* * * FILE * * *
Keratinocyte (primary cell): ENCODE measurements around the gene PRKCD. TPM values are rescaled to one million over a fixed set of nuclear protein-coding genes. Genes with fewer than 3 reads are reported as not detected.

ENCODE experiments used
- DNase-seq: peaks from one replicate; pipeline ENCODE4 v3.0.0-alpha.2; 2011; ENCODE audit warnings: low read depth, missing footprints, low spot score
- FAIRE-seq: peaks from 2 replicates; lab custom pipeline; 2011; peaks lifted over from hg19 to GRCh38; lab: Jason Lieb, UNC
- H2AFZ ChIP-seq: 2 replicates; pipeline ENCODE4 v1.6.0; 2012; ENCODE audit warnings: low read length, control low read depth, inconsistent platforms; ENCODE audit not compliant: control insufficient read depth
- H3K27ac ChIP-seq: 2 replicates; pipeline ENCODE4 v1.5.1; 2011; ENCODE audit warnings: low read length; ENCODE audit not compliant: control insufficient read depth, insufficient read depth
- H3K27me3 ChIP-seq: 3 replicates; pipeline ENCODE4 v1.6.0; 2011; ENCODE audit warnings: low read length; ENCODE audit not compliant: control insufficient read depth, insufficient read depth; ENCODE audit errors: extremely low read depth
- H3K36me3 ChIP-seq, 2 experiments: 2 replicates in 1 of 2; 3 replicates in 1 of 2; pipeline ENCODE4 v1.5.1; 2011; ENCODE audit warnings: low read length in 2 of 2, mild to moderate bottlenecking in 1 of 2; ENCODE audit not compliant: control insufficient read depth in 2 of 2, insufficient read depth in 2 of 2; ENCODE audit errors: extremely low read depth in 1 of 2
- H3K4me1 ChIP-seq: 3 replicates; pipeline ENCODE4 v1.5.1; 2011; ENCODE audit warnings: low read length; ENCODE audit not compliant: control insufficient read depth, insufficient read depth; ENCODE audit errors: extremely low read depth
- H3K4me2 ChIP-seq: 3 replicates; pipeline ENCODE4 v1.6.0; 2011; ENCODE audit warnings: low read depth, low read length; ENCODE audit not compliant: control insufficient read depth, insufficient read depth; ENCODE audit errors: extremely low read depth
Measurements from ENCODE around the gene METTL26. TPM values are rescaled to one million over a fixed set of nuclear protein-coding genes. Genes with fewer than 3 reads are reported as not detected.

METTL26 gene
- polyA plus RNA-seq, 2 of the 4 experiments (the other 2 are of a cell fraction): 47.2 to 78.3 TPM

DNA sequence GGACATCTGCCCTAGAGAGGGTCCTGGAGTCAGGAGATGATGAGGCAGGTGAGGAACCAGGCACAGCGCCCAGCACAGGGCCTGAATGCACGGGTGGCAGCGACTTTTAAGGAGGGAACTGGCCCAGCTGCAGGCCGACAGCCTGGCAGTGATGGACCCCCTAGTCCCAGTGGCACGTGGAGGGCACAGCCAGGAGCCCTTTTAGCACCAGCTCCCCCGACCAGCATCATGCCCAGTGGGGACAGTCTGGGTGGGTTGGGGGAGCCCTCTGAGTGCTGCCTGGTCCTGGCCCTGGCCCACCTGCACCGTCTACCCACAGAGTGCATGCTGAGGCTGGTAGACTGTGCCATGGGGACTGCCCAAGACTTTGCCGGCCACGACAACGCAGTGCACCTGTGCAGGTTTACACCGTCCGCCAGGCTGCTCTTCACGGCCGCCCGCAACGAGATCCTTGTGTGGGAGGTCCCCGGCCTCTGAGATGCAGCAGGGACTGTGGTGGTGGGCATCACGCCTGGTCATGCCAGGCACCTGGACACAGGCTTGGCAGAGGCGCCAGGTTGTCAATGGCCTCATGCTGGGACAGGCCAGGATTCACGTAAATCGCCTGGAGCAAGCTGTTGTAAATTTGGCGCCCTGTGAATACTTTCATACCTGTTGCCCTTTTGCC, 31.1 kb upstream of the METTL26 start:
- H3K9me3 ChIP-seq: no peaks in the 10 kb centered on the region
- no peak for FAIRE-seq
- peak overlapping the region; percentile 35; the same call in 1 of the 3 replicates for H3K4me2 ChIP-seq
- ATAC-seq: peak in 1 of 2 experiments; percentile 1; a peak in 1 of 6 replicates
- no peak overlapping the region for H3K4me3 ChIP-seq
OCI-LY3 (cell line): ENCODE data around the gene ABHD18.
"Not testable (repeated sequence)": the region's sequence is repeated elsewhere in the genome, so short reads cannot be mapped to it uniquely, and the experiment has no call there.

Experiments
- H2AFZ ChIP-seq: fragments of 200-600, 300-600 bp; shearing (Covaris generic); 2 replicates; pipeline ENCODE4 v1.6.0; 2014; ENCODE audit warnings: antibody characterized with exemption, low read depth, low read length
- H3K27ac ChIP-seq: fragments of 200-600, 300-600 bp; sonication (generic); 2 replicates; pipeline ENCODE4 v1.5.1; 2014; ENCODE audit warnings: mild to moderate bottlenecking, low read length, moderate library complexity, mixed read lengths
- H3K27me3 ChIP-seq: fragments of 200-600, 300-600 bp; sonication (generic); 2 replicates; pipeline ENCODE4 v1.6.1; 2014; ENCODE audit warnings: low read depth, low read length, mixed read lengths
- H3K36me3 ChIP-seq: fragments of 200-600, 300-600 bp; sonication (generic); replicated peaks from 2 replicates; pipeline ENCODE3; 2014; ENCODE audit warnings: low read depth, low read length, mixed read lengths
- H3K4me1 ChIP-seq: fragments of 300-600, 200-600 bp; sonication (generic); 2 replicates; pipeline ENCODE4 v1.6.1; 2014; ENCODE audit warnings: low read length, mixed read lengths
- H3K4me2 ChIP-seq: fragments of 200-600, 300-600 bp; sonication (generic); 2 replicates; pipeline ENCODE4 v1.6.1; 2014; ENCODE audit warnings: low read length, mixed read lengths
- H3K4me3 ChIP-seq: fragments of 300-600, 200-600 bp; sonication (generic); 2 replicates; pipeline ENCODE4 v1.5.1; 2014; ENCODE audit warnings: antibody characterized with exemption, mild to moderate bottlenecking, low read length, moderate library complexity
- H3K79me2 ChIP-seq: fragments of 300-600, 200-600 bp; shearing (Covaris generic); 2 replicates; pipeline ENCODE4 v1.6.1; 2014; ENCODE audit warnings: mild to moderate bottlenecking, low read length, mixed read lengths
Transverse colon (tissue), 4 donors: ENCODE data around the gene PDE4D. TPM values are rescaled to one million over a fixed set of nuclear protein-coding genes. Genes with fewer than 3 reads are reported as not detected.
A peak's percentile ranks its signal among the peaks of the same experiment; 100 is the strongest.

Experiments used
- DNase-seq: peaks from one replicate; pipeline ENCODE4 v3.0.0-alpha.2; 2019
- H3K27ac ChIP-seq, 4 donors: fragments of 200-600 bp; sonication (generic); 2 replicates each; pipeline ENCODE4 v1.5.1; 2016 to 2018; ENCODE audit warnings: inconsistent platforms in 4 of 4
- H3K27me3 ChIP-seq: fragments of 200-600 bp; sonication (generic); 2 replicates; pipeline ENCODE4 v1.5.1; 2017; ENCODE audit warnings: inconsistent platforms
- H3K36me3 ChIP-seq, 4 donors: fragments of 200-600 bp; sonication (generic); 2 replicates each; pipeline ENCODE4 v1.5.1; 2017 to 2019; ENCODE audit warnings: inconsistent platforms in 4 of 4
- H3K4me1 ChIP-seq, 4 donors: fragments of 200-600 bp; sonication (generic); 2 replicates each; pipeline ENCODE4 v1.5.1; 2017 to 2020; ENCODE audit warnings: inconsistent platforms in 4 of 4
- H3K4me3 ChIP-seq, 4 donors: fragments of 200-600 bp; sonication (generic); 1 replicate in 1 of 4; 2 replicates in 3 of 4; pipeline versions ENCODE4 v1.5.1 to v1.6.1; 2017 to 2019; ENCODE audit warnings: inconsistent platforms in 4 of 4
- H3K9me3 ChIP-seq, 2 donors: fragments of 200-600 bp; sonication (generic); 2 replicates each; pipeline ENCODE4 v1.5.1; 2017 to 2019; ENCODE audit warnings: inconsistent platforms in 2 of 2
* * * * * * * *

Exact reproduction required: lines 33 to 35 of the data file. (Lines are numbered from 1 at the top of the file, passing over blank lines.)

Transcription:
Experiments used
- DNase-seq: peaks from one replicate; pipeline ENCODE4 v3.0.0-alpha.2; 2019
- H3K27ac ChIP-seq, 4 donors: fragments of 200-600 bp; sonication (generic); 2 replicates each; pipeline ENCODE4 v1.5.1; 2016 to 2018; ENCODE audit warnings: inconsistent platforms in 4 of 4